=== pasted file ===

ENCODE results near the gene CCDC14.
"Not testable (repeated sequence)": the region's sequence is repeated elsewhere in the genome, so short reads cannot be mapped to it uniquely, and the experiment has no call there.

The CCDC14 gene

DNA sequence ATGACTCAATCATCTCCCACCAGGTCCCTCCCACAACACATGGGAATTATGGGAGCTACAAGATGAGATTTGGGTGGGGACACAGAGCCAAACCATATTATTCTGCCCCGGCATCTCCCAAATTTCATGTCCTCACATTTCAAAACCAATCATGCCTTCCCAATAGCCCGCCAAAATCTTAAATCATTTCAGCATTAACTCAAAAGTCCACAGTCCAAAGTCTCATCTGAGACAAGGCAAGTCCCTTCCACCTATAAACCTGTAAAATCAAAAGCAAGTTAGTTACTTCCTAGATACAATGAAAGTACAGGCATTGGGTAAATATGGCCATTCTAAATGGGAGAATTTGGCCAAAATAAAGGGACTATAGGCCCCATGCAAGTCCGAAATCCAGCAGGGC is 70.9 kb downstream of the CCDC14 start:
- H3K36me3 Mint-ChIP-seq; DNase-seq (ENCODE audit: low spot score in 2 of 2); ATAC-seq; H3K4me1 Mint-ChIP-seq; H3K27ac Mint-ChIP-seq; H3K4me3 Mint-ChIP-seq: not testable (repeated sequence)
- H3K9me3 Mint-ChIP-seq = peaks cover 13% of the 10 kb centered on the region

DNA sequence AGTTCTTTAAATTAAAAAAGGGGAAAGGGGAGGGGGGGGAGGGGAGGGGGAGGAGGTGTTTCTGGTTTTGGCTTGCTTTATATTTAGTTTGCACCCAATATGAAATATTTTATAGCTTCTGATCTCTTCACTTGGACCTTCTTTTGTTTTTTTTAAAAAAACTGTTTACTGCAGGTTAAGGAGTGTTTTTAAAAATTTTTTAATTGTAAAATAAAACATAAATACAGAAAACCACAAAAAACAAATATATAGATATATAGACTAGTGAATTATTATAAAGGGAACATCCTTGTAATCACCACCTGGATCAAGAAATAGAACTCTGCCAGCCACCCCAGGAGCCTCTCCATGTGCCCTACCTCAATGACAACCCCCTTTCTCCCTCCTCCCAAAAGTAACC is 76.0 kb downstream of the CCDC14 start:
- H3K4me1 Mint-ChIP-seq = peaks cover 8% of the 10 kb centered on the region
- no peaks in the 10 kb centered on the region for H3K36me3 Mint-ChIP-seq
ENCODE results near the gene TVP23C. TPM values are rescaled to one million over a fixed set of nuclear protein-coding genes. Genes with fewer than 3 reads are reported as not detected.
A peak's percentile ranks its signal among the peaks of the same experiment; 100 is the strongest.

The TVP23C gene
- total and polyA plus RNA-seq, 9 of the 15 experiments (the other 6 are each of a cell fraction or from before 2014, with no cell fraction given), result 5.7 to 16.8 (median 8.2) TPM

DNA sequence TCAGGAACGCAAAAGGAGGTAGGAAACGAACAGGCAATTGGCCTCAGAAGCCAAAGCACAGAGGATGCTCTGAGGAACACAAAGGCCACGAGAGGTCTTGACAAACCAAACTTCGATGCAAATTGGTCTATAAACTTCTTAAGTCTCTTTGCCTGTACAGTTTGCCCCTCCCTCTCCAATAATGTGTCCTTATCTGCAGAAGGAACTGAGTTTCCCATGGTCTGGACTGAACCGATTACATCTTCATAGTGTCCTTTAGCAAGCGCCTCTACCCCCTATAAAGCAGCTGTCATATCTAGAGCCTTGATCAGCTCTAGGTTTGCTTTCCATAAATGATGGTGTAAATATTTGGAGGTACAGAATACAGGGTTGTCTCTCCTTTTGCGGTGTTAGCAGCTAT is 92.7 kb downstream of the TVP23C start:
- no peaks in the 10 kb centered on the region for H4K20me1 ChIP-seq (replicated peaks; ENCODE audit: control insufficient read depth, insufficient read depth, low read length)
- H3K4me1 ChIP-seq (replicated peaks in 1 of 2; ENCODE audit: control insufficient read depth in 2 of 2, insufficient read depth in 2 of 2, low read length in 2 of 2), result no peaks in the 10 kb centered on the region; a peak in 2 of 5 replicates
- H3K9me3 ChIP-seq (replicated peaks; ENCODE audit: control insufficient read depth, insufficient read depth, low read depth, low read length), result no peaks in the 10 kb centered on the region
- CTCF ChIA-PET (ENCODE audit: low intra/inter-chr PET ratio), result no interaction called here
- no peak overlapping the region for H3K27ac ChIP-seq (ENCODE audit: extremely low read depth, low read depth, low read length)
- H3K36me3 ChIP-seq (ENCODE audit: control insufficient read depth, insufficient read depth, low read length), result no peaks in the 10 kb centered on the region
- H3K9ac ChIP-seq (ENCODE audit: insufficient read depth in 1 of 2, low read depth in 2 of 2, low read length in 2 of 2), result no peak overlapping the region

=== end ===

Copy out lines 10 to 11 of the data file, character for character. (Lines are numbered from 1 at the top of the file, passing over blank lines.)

ENCODE results near the gene TVP23C. TPM values are rescaled to one million over a fixed set of nuclear protein-coding genes. Genes with fewer than 3 reads are reported as not detected.
A peak's percentile ranks its signal among the peaks of the same experiment; 100 is the strongest.